Trek Park update, and related topics.

Trek Park, the space “liberated” from the old bus loop as a protest for the U-boulevard re-development project, is looking a little worse for wear. The park, consisting of some grassy areas, a large checkerboard, and some benches and furniture, was set up to create a student-friendly, free public space, and raise awareness and opposition to the underground bus-loop that the UBC Board of Governors is planning to give final approval to this year.

The ‘park’ was set up by a group of students loosely affiliated with The Knoll newspaper and AMS resource groups on the first day of school this September. It has since become somewhat of a fixture in the campus centre: but lately, a bit of a decrepit one. Moldy furniture sponges up the rain, bits of wood and metal collect in rickety piles, and the once-emerald grass is drowning in a little lagoon. “Trek park is in shambles,” admits park originator Nathan Crompton, “but we still love it!” he adds. “People keep trashing the park…more than once a week” he explains. It seems like some students are sick of the protest park, and willing to show it. When Trek Park volunteers tried to throw out some of the weather-damaged furniture, taking it to the dumpster on the north side of the SUB, it was placed back by the next day. The dome, some artwork, and other areas of the park have been vandalized too. Park signs have been removed and one showed up near the fraternity houses. Someone put a foot through the “free speech” park notice board a few weeks ago.

“I think they’ve made their point” said one student from my genetics class, as we were walking by. “A few weeks was fine, but I think everyone has seen it by now,” said another, “and who had the idea to put grass on an impermeable surface?” Some students view the park as vaguely “too hippy,” or for the slightly more political, a rag-tag protest effort that won’t make a difference. Others simply think it’s a scar on the landscape.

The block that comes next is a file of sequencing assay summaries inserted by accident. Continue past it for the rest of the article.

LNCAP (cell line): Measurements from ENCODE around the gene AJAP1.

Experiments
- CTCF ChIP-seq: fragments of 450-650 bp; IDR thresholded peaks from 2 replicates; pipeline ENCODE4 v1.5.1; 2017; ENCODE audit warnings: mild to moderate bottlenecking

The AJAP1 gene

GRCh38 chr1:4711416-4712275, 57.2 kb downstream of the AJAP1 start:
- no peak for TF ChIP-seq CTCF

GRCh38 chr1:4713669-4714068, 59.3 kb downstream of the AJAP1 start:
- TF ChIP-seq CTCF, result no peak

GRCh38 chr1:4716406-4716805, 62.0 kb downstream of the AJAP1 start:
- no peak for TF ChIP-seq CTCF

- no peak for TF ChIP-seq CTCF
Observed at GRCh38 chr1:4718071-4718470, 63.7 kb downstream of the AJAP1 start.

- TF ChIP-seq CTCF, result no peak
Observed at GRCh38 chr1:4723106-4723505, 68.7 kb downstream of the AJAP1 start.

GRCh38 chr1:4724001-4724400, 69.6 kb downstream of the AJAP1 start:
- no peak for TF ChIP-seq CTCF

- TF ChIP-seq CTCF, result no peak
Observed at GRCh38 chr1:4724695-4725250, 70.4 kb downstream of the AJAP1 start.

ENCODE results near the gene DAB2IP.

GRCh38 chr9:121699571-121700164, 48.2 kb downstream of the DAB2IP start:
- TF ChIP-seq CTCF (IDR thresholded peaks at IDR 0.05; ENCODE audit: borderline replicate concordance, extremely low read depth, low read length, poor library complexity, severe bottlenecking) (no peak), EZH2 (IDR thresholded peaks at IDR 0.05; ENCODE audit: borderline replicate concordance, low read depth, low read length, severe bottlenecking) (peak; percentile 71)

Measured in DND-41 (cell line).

Stephanie Ratjen, another trek park volunteer, said that while students may have seen the message already, the university administration still hasn’t taken the action they’re demanding. The things that the park is there to protest are still unresolved, she said, adding that the consultation now going on about the above-ground portion of the U-boulevard has been “a failure,” despite student representation on the consultation planning committee. The process she refers to is the result of a turnabout in the U-boulevard planning process that occurred in May. At that time, a student petition opposing the plans for the area, and pressure from the AMS and GSS, persuaded the BoG to scrap the above-ground plans, and create a new consultation process. This process is being conducted now (remember the free burgers and booths in the SUB this month?) to find out what land-use options were best for the area. It’s being led by a committee that includes student representatives from the AMS and GSS. The BoG remains steadfastly committed (or so they say) to the underground bus loop, though it has yet to gain final approval. “They just want it to go away, ” says student BoG rep Darren Peets, “they’ll approve it to get rid of it.”

Whether or not it’s worth fighting the bus loop, and whether or not this renewed consultation is failing or not or not, is up for debate. Perhaps the park protest is a case of the vocal few making a fuss while the rest of us just want get on with life. Maybe some of their rhetoric makes park volunteers look like clowns, not serious players. Maybe they are alienating people that should be worked with. But the thing I like about this protest is it’s pro-activeness, it’s creativity, and the ideas coming out of it. No it’s not a picture of urban design, but at least the park is trying to lead by example. At lest the people doing it are bringing up the real problem issues behind campus development and planning: the democratic deficit in UBC’s governing structure, the skewed balance of power in committee processes, and an administrative culture that is only lately waking up to the real stake the student community wants in its physical surroundings.

To me, the protest also brings up a conversation that’s really important: strategies for activism. Where’s the effective balance between defying the status quo and working within its structure to have an inside voice?

This Thursday from noon to 8, Trek Park is hosting Knoll Aid, a jam session and general jamboree. Lots of music is lined up, should be fun.


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